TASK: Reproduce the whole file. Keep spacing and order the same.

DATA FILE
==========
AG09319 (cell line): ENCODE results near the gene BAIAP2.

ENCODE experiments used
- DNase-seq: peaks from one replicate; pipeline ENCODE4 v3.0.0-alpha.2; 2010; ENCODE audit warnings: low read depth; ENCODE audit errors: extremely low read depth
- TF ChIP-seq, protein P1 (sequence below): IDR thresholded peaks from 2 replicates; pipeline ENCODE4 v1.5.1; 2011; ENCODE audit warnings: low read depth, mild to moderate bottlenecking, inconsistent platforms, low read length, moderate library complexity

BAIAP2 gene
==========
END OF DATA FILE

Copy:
AG09319 (cell line): ENCODE results near the gene BAIAP2.

ENCODE experiments used
- DNase-seq: peaks from one replicate; pipeline ENCODE4 v3.0.0-alpha.2; 2010; ENCODE audit warnings: low read depth; ENCODE audit errors: extremely low read depth
- TF ChIP-seq, protein P1 (sequence below): IDR thresholded peaks from 2 replicates; pipeline ENCODE4 v1.5.1; 2011; ENCODE audit warnings: low read depth, mild to moderate bottlenecking, inconsistent platforms, low read length, moderate library complexity

BAIAP2 gene